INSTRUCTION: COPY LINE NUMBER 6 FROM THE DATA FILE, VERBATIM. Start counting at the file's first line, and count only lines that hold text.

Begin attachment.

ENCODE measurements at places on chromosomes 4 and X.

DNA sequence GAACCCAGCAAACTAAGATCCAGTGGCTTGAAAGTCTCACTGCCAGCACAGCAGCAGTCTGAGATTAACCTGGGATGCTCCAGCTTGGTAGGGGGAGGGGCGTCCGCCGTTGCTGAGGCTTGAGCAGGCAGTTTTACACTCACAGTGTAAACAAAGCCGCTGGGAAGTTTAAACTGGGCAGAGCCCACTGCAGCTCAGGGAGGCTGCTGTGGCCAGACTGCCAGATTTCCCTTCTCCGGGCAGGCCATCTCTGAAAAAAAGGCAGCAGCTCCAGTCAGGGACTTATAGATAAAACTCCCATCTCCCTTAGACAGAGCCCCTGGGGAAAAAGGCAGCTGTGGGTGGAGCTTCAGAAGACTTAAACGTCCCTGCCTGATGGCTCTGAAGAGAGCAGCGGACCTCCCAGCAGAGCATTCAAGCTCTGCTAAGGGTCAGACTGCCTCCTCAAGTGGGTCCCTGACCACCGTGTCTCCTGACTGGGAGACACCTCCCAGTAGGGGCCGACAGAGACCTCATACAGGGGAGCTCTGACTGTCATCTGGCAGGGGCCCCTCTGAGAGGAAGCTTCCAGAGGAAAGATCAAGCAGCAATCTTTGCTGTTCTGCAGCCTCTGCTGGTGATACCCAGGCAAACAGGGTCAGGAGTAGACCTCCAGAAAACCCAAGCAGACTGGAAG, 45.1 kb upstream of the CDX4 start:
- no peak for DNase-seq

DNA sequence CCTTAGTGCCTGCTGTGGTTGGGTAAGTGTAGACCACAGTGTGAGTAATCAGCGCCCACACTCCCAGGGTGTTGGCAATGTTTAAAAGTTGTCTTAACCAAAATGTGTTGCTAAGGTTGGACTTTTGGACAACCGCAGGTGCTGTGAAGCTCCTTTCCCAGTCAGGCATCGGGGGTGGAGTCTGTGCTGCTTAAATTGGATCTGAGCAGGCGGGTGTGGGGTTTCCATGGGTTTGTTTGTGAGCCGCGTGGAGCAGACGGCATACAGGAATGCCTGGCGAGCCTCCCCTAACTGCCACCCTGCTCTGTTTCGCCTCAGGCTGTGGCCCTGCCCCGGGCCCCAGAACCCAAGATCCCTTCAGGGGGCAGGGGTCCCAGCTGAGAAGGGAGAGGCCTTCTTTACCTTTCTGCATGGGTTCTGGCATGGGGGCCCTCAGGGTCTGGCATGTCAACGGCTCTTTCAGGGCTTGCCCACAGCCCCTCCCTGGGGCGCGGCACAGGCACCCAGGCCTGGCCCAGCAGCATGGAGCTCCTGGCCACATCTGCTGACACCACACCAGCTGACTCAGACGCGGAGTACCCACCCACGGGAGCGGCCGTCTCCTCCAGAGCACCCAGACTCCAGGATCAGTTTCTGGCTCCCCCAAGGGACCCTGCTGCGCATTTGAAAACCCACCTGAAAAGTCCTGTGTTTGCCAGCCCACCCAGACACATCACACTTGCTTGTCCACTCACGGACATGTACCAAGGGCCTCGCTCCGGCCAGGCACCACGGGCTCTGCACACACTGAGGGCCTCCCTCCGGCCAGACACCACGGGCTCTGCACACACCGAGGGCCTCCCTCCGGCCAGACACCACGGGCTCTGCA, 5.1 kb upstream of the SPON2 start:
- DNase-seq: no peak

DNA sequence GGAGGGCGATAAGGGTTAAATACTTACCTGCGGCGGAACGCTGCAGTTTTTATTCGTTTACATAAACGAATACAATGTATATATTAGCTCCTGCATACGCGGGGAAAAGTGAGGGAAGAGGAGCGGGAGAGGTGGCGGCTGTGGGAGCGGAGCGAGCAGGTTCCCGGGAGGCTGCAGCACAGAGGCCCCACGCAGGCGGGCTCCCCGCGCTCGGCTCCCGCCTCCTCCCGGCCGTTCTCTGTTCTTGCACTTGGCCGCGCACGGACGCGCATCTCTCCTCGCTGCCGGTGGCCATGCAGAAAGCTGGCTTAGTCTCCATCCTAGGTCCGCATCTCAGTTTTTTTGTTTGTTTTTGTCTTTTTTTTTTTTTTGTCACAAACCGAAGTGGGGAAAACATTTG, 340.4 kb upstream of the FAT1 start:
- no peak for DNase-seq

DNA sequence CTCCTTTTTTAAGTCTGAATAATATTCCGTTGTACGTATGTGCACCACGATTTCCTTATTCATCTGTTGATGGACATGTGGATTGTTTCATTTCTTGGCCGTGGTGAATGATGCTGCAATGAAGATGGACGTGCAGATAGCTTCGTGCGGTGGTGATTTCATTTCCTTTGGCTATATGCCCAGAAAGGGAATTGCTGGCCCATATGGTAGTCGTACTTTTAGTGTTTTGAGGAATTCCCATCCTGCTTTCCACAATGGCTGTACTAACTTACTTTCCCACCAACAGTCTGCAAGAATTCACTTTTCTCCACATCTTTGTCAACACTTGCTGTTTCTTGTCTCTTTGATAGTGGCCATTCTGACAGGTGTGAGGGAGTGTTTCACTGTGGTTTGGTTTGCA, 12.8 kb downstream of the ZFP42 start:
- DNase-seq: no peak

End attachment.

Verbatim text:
DNA sequence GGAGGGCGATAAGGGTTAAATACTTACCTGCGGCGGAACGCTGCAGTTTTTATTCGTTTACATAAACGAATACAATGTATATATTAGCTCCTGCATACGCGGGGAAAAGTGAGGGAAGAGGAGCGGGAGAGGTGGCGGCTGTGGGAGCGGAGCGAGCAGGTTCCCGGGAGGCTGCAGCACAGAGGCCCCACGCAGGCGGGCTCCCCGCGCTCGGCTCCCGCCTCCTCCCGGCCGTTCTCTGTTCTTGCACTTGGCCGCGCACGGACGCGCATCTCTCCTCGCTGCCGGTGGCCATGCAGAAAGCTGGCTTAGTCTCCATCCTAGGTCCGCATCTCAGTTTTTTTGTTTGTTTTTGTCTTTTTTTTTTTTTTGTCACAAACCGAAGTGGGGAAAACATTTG, 340.4 kb upstream of the FAT1 start: